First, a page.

What Size Mice To Feed A Corn Snake

Are you worried about feeding your corn snake too much or too little?

Do you want a simple guideline for feeding your corn snake?

A healthy diet is essential for a long and healthy corn snake life, and as a good owner, you want to give them the best life they can have.

So knowing about what size mice to feed a corn snake is essential.

Corn snakes are fed any feeder mice as long as they fit within the golden rule of snake feeding: the size of the mouse should be no more than 1.5 times the size of the snake’s girth (or body width) at mid-length. Feeding more than this could result in choking or regurgitation.

Look ahead for more details and a quick reference chart for your use throughout the corn snake’s life.


what size mice to feed corn snake

Golden Rule Of Corn Snake Feeding

As with all snakes, there is a general “golden rule” for feeding them.

This idea was mentioned above, but in this section, we’ll go into more detail on what this entails.

Feeder mice are purchased in many different sizes, but you need to take care of you get the right size to prevent regurgitation but still fill your pet up.

The golden rule is, as we mentioned, no mice should be more than 1.5 times the size of the snake’s body at mid-length.

Even this might seem large to you, especially as snakes will swallow their prey whole.

The body bulges out for a day or more as the snake digest the meal over time.

For those not familiar with snake physiology, this is alarming.

But it’s a regular part of their eating process.

For this reason, you mustn’t overfeed or feed mice too large.

Snakes aren’t getting nutrients from the mouse until it has been digested.

If the mouse is too large, the corn snake may regurgitate the meal (throw it up or vomit).

Then, the snake is at risk of injuring itself, and it didn’t get the nutrients from the prey.

If you feed the corn snake within a day of feeding previously, the snake will also be too full and may throw up everything from both days.

Stick with the size guidelines, and your snake should be just fine. 


General Guidelines

While the best way to pick a mouse size is dependent on the snake’s size, this may not help you when it comes to buying feeder mice.

They are often marketed by age or overall size of the mouse.

You should still check all sizes, but here are the steps up for feeding corn snakes.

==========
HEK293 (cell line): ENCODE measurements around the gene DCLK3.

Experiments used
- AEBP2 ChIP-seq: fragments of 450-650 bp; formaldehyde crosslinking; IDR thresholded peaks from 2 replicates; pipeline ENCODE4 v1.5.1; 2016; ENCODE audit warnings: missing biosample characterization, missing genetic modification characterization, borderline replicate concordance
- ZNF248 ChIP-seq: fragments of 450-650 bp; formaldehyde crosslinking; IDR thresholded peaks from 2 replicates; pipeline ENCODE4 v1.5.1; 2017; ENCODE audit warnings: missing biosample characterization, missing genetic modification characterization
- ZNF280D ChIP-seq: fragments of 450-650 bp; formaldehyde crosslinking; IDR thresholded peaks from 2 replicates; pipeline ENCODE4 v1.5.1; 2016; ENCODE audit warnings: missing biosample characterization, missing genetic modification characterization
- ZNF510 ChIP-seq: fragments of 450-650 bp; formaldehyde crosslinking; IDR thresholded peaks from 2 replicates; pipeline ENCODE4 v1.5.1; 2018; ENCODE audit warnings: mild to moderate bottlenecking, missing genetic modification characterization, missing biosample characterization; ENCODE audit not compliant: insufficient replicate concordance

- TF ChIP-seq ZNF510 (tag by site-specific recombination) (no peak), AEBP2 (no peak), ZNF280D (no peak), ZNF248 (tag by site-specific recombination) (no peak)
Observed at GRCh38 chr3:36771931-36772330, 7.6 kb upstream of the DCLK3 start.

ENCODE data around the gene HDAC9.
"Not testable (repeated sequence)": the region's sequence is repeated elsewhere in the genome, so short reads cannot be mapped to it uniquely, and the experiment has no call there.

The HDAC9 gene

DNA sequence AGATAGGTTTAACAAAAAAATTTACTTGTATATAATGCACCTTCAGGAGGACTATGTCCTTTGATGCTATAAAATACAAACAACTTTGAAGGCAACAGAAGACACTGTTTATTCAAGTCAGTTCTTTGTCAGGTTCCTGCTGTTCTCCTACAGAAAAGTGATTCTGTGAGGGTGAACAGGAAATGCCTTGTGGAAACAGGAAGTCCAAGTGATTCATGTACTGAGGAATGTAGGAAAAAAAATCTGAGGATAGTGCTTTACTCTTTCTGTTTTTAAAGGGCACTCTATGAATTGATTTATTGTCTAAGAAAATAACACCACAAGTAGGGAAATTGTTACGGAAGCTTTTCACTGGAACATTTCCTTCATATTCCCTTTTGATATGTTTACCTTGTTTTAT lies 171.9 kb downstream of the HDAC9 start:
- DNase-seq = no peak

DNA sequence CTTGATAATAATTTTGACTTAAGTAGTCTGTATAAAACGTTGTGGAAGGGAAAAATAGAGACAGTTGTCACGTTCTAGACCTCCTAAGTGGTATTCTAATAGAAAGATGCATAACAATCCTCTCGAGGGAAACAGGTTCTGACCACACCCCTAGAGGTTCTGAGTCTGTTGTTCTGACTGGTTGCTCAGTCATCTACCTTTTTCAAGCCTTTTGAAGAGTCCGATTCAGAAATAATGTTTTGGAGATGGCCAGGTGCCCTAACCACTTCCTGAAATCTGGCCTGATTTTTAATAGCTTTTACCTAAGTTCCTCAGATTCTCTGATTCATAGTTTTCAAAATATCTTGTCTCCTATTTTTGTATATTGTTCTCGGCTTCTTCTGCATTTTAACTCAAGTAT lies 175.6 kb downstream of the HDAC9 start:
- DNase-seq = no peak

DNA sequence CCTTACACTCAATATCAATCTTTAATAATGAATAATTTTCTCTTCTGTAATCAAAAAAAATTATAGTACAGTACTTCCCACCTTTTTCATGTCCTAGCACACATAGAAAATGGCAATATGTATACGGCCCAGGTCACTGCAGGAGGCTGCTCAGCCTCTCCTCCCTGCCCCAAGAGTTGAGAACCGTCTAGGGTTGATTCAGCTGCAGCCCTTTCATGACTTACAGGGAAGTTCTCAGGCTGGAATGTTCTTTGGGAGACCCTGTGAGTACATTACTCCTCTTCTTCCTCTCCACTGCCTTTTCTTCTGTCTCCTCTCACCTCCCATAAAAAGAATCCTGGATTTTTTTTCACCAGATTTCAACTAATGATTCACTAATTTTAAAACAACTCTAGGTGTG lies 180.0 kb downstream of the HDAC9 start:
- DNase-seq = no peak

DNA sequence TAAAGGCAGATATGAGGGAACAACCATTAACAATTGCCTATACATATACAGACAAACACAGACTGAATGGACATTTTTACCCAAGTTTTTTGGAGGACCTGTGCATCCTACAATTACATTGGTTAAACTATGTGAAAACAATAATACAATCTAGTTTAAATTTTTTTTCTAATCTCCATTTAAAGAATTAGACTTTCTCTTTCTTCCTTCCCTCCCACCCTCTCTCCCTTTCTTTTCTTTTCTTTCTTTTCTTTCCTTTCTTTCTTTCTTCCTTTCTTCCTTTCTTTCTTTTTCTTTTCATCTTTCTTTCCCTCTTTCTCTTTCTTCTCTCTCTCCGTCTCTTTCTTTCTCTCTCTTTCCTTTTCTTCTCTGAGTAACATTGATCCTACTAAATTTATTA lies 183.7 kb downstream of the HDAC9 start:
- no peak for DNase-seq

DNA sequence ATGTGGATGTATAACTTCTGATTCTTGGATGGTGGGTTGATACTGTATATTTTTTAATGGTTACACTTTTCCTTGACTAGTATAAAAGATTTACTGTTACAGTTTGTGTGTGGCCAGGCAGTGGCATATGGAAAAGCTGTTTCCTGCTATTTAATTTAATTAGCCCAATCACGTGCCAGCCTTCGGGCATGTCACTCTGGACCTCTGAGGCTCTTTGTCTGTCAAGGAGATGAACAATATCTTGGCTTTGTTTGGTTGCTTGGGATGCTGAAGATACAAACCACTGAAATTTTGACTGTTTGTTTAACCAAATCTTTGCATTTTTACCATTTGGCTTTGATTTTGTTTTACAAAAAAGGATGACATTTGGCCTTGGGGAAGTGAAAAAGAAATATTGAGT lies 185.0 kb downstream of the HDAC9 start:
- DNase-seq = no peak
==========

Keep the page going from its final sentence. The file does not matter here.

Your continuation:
1 pinkie mouse  
2 pinkie mice  
1 fuzzy mouse  
1 small hopper mouse  
1 medium but weaned mouse  
1 adult mouse  
1 jumbo adult mouse/weaned rat*  

*This is only for corn snakes who reach a larger than average length at fully grown.

When your snake is equal to the size of the meal on the list, upgrade to the next step.


How Do I Get My Corn Snake To Eat?

Before getting your corn snake to eat, make sure it has been at least 5 days since its last meal.

Read more on how to feed a corn snake.

Place the mouse on the bottom of the tank in front of your corn snake.

Take note of whether or not it seems interested.

For live mice, their motion and scurrying will activate the corn snake’s hunting instincts.

Then, the snake will hunt it down with no problem usually.

But if the mouse was frozen, you may need to do a little more to get the snake’s hunting instincts to activate.

Cutting or “braining” the mouse to let the blood and smell into the air may help.

Sometimes this is all it takes.

Along the same lines, you may want to put the mouse in a small plastic container with holes in it in the snake’s tank.

As the mouse smell increases, the corn snake will eventually show interest but be frustrated; it can’t get in there.

At this point, you’re ramping up its instincts.

This is when you (carefully) remove the lid and let the corn snake at it.

The snake will eat it usually pretty quickly at this point.


Why Do Corn Snakes Not Eat?

What if the corn snake isn’t eating?

Should you be alarmed?

Most likely, no.

Reasons a corn snake doesn’t eat includes:

  • Ate only 24 hours ago
  • Full from its meal within the last week
  • Too little heat for digestion
  • Beginning or the middle of shedding
  • Brumation/hibernation
  • Killed mice and not live
  • Frozen mice thawed in water and lost its scent
  • Food is too large
  • Illness

Corn snakes can up to 3 months without food when in brumation (like hibernation).

Even not in this state, expect to feed corn snakes every 7-10 days.

But of these reasons, one is an illness.

However, illness is almost always accompanied by other signs.

Look for some of these other signs of illness:

  • Lethargy
  • Difficulty breathing
  • Wrinkled skin
  • Abnormal droppings
  • Regurgitation/vomiting or weight loss
  • Lumps or swelling
  • Swelling or discharge

Seeing these signs, along with a lack of appetite, may mean a trip to the exotic vet is in order.

Note:

While our information is backed with research and experience, you should confuse our advice with a vet.

When in doubt, take your pet to the vet for specific medical advice.


Conclusion

We hope you enjoyed learning what size mice you should feed a corn snake.

This information is helpful for you throughout their life spans, so bookmark the page if you need to for quick reference.

Always check for the size of the mouse to be no more than 1.5 times the size of the snake at mid-length.

Don’t push it!

Corn snakes don’t need to eat too much; they can survive on a little.

Feeding corn snakes is quite easy when you get down to it.

So relax and enjoy your pet!

Spend Less Time Figuring Out What To Do And More Time Enjoying Your Pet

You’ll save time and money right away with this easy-to-follow handbook. This is the guide you’ve been looking for everywhere.

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